Nearby restaurants, the Running M Bar & Grill, Two Rivers Café and La Bella Tavola give downtown a “dinner and a movie” date night component you won’t find in many towns this size. Featuring overachieving pub grub and live boot-scootin’ music out back, Running M is rivaled only by the more raucous Come and Take It Bar & Grill as Gonzo’s hottest nightspot.

Although Gonzales is the Texas headquarters of Tyson Foods, which employees about 200 at its chicken feed mill and hatchery, there’s not a great fried chicken place in town. But you will find top rate barbecue at Gonzales Meat Market and Baker Boys BBQ, and great, cheap Tex-Mex at Rodeo and Matamoros Taco Hut. The best cheeseburgers in town are at Guerra’s Grill, which also makes its own fabulous hot sauce for Mexican dishes.

There are no fine dining options, so don’t expect to see Gonzales native Jerry Hall bringing hubby Rupert Murdoch out to eat here. But Gonzales does have two wonderful downtown hotels: the 1926-built Alcalde Hotel (where Bonnie & Clyde once hid out from the authorities and Elvis Presley from teenyboppers) and the 14-room Dilworth Inn, which opened in 2015 in a former bank. With a desk in every room, the Dilworth feels like a writer’s hotel, especially since three interior rooms are windowless. It’s a place to hunker down or see all around, as the Dilworth’s exterior room overlook one of Gonzales’ two town squares. Manager Jenny Messer said they call the best room- #2- “the Wow Room,” “because that’s what everyone says when they see it for the first time.” The wraparound view includes the sign below for Angels & Outlaws, a  “highway gypsy chic” boutique that sells lace ponchos, Native American-inspired jewelry and anything else you can imagine in Stevie Nicks’ closet in the ‘80s.

The Dilworth occupies the top floor.

As “the most historical community in Texas,” Gonzales is a natural for antique stores, which range from the well-curated “architectural antiques” of Discovery, to the delightful, dusty clutter of Emporium, where you have to dig for your treasures. Occupying four adjacent buildings, Suzanne Kittel’s Discovery salvages longleaf pine lumber, stained glass windows, ornate doorknobs and hinges, clawfoot bathtubs and especially doors from the late 1800s. It’s like a museum where you can buy what’s on display, but it’s not cheap. Some of these doors cost about what you might expect to pay for Jim Morrison’s leather pants. “Most of our materials go into new construction,” said manager Roger Reyes, listing Bass Pro Shops, Buc-ee’s and Rudy’s BBQ as clients using Discovery finds to give their new stores an old-time feel.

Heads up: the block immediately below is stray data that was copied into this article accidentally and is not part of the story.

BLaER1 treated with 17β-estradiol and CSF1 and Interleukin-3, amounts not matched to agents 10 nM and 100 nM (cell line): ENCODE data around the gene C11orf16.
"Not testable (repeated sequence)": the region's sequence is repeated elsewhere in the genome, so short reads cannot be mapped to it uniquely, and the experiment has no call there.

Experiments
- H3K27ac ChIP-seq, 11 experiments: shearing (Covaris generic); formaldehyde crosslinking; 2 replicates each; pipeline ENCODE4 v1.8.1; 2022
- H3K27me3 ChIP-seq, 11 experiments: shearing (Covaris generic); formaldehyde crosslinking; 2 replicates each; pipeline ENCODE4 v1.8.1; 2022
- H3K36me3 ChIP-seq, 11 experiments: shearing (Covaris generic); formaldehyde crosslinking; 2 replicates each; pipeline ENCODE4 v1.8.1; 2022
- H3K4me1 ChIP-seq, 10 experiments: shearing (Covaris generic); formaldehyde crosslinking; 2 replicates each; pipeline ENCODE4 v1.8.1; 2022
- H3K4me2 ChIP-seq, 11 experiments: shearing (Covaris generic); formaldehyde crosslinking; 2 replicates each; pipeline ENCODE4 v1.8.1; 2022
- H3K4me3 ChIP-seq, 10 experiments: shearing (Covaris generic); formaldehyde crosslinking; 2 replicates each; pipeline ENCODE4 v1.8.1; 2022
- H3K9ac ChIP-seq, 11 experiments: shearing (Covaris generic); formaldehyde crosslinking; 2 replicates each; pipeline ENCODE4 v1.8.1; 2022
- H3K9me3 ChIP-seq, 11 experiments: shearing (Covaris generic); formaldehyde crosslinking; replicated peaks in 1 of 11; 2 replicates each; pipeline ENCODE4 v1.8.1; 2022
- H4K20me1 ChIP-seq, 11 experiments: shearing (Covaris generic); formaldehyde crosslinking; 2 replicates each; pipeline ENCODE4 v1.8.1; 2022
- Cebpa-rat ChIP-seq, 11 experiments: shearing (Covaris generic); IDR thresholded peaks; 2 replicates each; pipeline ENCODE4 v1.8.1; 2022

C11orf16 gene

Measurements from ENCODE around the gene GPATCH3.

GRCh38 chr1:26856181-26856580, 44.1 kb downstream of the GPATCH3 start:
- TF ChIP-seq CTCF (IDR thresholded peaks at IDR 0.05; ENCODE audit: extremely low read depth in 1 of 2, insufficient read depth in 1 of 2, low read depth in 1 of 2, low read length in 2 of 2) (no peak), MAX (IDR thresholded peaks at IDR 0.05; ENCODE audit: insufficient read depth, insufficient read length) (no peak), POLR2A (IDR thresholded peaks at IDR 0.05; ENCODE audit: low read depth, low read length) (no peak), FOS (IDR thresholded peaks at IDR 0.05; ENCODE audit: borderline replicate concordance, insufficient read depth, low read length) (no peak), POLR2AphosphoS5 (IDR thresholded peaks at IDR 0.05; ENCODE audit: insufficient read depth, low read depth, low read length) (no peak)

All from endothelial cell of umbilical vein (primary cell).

Gonzales is not without its delightful modern quirks, as evidenced by the Conoco convenience store/wig shop/gimcrack emporium on St. Louis Street across from the 1950’s Eggleston Log House. At the Cow Palace diner, meanwhile, you can have a good cheeseburger while listening to the mooing of next month’s menu. On Saturdays, starting at 10 a.m., the adjoining Gonzales Livestock Market, separated by a swinging door, auctions off cows and other farm animals.

Gonzales is a town for wranglers and riders, with the state’s junior high school rodeo championship held at J.B. Wells Park in late May each year. That’s the town’s second most-attended annual event, next to October’s “Come and Take It Festival,” a three-day extravaganza of carnival rides, live music, canoe races, car shows and a re-enactment of the battle that gave Gonzales its banner of Texas pride.

Steeped in the past, Gonzales is also a place to make some history of your own.

One thought on “Gonzales, TX: Come and Take It In

  1. Dallas isn’t the fecal-hell-hole on the prairie that Austinites like to make it. I lived there for 34 years and loved it. It has some of the greatest hole-in-the-wall eateries you’ll ever find, plus the best-looking women in Texas.
    And it had a bigger music scene than Austin up until the late early 80s. And I’m glad to see you mention Robert Wilonsky.